By now, we’re all intimately-familiar with the comically-bad security and privacy standards that plague most modern, internet-connected devices in the internet of things era.
Thanks to companies and evangelists that prioritize profits over privacy and security, your refrigerator can now leak your gmail credentials, your kids’ Barbie doll can now be used as a surveillance tool, and your Wi-Fi-enabled tea kettle can open your wireless network to attack.
The paper-mache grade security on many of these devices also makes it trivial to quickly compromise and integrate them into botnets, resulting in the rise in historically-unprecedented DDoS attacks over the last few years. Security is so lacking, many devices can be hacked and integrated into botnets in a matter of just minutes once connected to the internet.
Security researchers like Bruce Schneier have dubbed this a sort of “invisible pollution.” Pollution, he notes, nobody wants to address because neither the buyer or seller in this chain of dysfunction tends to give much of a damn.
“The owners of those devices don’t care,” notes Schneier. “Their devices were cheap to buy, they still work, and they don’t even know (the victims of DDoS attacks). The sellers of those devices don’t care: they’re now selling newer and better models, and the original buyers only cared about price and features.”
In short the market has failed, creating millions of new potential attack vectors annually as an ocean of such devices are mindlessly connected to the internet.
One potential solution? To incorporate security and privacy grades in all product and service reviews moving forward.
“Until now, reviewers have primarily focused on how smart gadgets work, but not how they fail: it’s like reviewing cars but only by testing the accelerator, and not the brakes,” activist and author Cory Doctorow told Motherboard.
“The problem is that it’s hard to tell how a device fails,” Doctorow said. “‘The absence of evidence isn’t the evidence of absence,’ so just because you don’t spot any glaring security problems, it doesn’t mean there aren’t any.”
Countless hardware vendors field products with absolutely zero transparency into what data is being collected or transmitted. As a result, consumers can often find their smart cameras and DVRs participating in DDOS attacks, or their televisions happily hoovering up an ocean of viewing data, which is then bounced around the internet sans encryption.
Product reviews that highlight these problems at the point of sale could go a long way toward discouraging such cavalier behavior toward consumer welfare and a healthy internet, pressuring companies to at least spend a few fleeting moments pretending to care about privacy and security if they value their brand reputation.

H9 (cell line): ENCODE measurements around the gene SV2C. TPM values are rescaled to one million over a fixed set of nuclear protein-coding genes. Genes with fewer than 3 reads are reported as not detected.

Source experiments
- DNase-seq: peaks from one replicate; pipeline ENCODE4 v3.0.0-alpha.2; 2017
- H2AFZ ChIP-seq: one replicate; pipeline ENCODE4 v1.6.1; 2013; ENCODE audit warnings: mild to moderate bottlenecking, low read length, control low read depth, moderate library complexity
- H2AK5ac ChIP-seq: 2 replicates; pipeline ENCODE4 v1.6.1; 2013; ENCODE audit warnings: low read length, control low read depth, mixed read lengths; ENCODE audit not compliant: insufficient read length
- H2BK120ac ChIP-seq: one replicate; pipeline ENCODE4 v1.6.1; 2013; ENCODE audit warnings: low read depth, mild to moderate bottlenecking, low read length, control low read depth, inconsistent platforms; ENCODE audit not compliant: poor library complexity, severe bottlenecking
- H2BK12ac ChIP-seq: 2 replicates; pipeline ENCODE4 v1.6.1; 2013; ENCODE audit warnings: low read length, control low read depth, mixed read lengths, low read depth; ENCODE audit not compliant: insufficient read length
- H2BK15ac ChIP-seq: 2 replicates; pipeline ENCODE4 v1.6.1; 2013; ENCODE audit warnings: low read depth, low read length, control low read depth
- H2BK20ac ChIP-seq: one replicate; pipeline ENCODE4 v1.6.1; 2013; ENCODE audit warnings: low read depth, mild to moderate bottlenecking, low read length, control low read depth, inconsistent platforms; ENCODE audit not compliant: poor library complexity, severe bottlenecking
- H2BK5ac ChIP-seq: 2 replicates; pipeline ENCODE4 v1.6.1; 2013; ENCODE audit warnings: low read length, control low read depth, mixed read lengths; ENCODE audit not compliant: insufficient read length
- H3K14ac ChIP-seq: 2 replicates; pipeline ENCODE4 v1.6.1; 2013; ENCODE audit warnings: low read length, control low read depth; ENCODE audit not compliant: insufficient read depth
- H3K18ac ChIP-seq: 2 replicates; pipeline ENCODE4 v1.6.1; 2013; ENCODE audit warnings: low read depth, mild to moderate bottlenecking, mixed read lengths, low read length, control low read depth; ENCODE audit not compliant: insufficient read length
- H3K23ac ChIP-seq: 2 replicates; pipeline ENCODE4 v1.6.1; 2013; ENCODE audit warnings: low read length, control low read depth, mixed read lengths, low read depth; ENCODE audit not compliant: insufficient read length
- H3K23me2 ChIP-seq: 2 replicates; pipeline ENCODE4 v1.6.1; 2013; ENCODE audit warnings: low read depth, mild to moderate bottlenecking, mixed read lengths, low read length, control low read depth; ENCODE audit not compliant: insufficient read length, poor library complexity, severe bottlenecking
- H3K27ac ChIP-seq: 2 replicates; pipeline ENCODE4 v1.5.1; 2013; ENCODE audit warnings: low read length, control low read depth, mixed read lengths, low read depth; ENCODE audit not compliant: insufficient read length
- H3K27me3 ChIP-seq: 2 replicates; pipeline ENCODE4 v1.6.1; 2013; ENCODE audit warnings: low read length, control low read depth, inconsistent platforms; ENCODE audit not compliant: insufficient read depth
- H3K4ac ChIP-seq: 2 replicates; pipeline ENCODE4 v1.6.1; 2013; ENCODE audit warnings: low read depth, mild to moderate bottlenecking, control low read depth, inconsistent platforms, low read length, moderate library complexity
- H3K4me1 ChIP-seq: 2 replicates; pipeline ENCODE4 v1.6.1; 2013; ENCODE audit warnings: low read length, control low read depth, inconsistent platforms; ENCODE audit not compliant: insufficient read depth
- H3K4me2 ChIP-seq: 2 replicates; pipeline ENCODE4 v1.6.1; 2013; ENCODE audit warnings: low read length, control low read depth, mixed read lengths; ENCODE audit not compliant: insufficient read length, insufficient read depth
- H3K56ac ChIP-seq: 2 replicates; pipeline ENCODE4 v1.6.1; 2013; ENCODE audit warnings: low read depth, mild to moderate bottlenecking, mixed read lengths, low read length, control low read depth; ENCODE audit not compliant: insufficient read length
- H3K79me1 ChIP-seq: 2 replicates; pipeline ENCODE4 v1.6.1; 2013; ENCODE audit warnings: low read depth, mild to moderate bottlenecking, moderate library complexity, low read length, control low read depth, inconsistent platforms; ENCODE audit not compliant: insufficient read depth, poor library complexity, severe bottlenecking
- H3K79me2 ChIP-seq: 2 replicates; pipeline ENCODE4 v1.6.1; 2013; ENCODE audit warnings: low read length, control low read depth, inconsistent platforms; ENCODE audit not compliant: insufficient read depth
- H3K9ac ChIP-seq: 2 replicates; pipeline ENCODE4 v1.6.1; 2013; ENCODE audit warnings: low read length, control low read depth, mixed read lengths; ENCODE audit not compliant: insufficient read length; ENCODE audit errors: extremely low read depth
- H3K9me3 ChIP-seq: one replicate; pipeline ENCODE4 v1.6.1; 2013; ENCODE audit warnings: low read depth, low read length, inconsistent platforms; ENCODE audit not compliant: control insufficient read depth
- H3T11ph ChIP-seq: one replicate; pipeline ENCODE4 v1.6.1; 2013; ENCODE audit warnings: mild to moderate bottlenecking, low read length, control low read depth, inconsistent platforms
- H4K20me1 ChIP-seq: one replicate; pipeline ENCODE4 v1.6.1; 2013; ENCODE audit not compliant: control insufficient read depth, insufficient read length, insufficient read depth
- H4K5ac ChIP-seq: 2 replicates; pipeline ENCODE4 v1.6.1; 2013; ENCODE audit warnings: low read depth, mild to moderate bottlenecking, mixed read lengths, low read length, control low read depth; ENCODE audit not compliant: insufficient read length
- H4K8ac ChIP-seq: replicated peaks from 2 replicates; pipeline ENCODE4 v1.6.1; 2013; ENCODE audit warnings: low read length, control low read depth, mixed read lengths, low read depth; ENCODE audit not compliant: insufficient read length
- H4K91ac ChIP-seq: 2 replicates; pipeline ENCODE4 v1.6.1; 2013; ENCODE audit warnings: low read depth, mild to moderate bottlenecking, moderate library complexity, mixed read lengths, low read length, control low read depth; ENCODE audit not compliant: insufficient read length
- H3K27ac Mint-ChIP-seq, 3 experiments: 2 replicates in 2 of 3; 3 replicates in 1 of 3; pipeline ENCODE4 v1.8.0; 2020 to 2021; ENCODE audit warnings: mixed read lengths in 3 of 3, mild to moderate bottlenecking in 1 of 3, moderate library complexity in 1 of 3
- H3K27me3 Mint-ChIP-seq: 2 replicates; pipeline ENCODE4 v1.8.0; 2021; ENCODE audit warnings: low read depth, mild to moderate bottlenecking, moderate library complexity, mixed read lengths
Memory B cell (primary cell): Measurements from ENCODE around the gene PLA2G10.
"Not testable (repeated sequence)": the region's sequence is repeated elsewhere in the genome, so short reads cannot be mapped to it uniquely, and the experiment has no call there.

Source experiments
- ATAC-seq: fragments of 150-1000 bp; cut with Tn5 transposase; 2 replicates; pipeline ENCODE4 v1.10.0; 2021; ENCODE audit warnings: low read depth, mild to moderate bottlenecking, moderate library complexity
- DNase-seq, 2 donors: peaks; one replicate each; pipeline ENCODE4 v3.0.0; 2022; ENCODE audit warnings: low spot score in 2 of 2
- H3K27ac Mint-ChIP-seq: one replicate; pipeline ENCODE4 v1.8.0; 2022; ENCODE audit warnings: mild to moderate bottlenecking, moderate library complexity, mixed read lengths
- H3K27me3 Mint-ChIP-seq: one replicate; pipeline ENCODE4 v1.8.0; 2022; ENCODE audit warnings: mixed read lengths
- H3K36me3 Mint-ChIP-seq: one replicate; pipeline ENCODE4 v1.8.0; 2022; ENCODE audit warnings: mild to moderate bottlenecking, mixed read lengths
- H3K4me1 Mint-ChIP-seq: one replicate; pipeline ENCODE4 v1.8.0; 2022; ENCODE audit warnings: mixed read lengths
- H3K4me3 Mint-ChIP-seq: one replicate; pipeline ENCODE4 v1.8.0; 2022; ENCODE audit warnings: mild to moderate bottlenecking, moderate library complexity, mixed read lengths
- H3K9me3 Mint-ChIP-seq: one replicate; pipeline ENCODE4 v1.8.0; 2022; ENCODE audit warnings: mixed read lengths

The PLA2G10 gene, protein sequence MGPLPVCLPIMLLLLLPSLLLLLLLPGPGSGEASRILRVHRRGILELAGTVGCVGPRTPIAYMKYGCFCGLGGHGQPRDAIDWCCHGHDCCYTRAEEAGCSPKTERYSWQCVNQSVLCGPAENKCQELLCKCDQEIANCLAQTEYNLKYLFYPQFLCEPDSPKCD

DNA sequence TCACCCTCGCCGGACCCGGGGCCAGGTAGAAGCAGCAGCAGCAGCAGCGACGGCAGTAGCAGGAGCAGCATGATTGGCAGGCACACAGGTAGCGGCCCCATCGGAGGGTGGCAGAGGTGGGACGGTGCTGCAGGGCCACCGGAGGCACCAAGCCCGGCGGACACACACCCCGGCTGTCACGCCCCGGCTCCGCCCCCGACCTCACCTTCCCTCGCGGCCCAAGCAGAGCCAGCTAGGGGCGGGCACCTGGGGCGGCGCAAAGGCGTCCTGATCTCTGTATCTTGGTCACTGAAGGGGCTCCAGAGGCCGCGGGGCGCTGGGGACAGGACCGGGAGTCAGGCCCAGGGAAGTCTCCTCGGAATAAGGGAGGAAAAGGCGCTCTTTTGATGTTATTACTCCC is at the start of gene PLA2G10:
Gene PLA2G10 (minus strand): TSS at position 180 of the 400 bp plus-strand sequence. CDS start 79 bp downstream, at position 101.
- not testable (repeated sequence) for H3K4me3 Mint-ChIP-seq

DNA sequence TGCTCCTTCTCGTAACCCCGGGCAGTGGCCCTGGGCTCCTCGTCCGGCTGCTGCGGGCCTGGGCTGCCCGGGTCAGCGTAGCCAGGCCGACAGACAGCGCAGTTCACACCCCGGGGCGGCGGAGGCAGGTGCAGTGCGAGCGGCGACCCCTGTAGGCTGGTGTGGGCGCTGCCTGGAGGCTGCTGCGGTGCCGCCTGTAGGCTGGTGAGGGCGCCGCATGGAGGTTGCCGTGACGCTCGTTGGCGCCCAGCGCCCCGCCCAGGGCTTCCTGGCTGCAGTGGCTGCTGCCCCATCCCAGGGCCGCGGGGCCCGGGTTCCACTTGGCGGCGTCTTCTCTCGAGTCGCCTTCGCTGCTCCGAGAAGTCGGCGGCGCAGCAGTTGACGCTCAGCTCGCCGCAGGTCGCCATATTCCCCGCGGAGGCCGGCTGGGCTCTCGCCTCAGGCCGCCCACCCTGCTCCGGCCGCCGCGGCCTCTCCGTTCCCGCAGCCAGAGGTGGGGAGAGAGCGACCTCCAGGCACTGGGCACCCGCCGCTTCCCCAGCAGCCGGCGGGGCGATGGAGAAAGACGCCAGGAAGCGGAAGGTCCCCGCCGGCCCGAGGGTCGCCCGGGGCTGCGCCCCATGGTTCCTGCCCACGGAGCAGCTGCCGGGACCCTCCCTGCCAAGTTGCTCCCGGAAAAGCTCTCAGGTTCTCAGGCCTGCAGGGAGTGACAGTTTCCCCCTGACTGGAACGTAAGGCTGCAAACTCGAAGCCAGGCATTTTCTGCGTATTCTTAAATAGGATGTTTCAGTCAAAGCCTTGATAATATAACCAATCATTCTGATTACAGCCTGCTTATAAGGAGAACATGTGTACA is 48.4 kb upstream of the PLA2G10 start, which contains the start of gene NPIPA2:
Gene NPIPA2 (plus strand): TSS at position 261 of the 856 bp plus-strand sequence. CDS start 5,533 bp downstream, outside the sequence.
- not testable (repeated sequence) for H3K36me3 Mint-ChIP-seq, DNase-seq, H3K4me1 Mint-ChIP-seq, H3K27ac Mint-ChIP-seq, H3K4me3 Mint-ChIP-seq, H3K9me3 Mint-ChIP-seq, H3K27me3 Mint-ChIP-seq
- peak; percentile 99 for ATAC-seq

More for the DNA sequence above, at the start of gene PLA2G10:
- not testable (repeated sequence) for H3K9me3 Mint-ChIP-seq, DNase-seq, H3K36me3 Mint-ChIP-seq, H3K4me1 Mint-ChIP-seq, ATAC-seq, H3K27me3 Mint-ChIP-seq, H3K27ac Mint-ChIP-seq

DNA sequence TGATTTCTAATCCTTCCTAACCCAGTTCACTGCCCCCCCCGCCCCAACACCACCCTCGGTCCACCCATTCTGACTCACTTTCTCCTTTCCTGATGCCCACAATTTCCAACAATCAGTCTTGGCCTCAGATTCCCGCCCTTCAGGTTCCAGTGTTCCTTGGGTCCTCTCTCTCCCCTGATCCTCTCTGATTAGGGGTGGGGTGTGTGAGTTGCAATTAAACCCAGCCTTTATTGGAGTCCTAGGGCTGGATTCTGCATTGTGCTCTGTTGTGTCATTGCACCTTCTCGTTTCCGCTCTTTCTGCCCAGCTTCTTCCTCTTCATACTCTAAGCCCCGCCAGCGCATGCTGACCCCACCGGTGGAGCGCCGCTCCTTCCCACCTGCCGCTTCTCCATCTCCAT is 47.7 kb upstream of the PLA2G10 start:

To that end, Consumer Reports announced last year it would begin working with non-profit privacy research firm Ranking Digital Rights (RDR) and nonprofit software security-testing organization Cyber Independent Testing Lab (CITL) on a new open source standard intended to help make internet-connected hardware safer.
“If Consumer Reports and other public-interest organizations create a reasonable standard and let people know which products do the best job of meeting it, consumer pressure and choices can change the marketplace. We’ve seen this repeatedly over our 80-year history,” the group argued.
This week, those efforts began taking shape.
Consumer Reports’ latest rankings of mobile payment platforms is the first time security and privacy have factored into the organization’s ratings for any product or service. It’s a practice Geoffrey MacDougall, Consumer Reports’ head of partnership and strategy, says will soon be expanded to the organization’s reviews of internet-connected products.
Such a practice being standardized in service and hardware reviews could go a long way in addressing things like “smart” televisions that spend as much time watching you as you do watching them, or internet-connected door locks that leave you less secure than the dumb alternatives they were supposed to supplant.
Doctorow calls the Consumer Reports’ effort both “welcome and long overdue,” but notes it needs to be the first step in a broader reform campaign.
Passing meaningful consumer privacy rules, like the FCC broadband protections killed by Congress last year, will also play a role. As will efforts to improve transparency, like the Princeton computer science department’s IOT Inspector, which provides the end user with more insight into what IoT devices are actually up to online.
Thwarting efforts by numerous companies to punish and intimidate security researchers also needs to be addressed, notes Doctorow.
“I think the next logical step is to start explicitly calling out companies that reserve the right to sue security researchers through laws like Section 1201 of the DMCA and the Computer Fraud and Abuse Act,” he said. “We know from long experience that just the possibility of retaliation
for criticizing products by pointing out their defects is enough to chill the speech of security researchers.”
For years the internet of things space has been the butt of justified jokes, as we collectively laugh at how we need to approve an overlong TOS just to use our shiny new oven, or the fact we can’t use our thermostat or TV because they were infected by ransomware.
But researchers like Schneier have warned that with millions of new attack vectors being introduced annually thanks to apathetic companies and oblivious consumers, it’s only a matter of time before this systemic dysfunction results in some massive, potentially fatal attacks on essential infrastructure.
With that understood, helping consumers better understand which companies couldn’t care less about privacy and security seems like the very least we can do.